In China, hotpot restaurants are places where Generation Z, referring to those born between 1995 and 2009, can connect with friends and express their individuality. To satisfy such demands, hotpot brands have started to roll out a basket of creative services.
At a hotpot restaurant in Chengdu, southwest China’s Sichuan province, people can eat not only delicious food, but also can go disco dancing, adding some color to their dining experience. “Besides food, we know that young people expect more from our restaurant. For instance, they want us to be a place for fun,” said Liu Le, owner of the restaurant.
Eating hotpot is an activity that provides a sense of ceremony. To enhance young customers’ sense of participation, the famous hotpot chain Haidilao has given a variety of freebies to patrons as long as they come to the restaurant with cheat codes.
Wang Qingqing, a student from Sichuan University in Chengdu, said “I always search for cost-effective restaurants on the internet, and it will be better if I can experience different services at restaurants that still charge the same price,” said Wang.
While a lot of young consumers have an insatiable demand for spicy hotpot, others instead prefer hotpot with lighter flavors for the benefit of their health. A hotpot restaurant in Chengdu has rollout out dishes with a variety of hotpot flavors, such as spicy, chicken and mushroom, and tomato soup bases. “The hotpot has to be tasty, good-looking and healthy,” said Lei Ying, founder of the restaurant.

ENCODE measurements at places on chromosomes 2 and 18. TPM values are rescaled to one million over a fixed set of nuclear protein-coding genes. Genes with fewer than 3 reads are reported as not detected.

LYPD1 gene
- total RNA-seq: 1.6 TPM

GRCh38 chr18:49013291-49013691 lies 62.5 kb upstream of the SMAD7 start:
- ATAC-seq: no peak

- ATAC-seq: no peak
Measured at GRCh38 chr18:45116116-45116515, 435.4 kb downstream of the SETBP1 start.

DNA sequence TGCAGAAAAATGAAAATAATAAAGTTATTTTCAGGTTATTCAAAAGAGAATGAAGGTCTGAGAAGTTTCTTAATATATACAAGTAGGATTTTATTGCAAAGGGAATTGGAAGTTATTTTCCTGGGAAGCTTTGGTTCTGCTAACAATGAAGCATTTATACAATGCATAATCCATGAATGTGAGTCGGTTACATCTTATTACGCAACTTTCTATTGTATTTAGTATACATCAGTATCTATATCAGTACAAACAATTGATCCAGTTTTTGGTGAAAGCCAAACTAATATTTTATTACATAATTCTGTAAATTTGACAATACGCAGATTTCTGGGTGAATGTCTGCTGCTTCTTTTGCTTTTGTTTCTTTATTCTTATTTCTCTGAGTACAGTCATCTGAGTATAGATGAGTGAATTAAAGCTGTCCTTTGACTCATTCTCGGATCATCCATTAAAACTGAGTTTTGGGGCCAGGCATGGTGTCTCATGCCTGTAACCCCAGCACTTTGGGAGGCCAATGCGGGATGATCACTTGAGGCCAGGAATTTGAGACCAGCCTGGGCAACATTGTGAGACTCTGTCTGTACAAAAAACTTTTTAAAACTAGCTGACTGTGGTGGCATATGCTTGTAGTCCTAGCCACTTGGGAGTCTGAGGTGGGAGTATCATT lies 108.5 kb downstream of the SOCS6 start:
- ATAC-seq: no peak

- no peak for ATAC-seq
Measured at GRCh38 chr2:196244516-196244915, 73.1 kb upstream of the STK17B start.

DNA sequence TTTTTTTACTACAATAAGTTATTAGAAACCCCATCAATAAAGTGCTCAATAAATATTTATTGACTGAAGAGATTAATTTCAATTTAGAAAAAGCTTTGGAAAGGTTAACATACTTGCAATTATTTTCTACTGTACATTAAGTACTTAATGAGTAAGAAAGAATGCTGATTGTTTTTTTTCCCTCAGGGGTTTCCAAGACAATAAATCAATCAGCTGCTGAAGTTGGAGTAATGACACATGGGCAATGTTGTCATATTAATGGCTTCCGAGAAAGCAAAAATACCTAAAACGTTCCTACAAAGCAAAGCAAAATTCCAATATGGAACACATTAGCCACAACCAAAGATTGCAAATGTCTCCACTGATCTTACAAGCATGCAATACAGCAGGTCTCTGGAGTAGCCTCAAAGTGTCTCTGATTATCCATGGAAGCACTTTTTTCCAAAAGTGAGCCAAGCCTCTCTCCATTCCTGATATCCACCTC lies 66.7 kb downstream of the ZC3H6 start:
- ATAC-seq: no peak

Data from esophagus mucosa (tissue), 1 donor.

“One man’s hotpot restaurant” has become a popular place for single people and those preferring to eat alone. A roadside diner based in Chengdu which charges less than 30 yuan only for each patron is an ideal place for a single people. You can see a person walk into the restaurant, take a seat, order food and make his or her own sauce, and after all this is done, he or she will wait for the food to be served without even talking to another person.
“I think as a way to satisfy people’s different needs, the ‘one man’s hotpot restaurant’ is a progressive achievement in the industry,” said a student from a local university.
Yan Long, executive director of the Sichuan Hot Pot Association, said a lot of restaurants are using big data to analyze the behaviors of young consumers and then readjusting their marketing strategies. “Nowadays, you can hardly find two hotpot restaurants that are highly identical,” Yan said.
While according to Wang Yi, an associate professor of business administration with the Southwestern University of Finance and Economics, besides catering to the needs of young consumers, hotpot restaurants are also expected to made adjustments to their brand building, product design, marketing, and supply chain management so as to develop their business further and improve their services.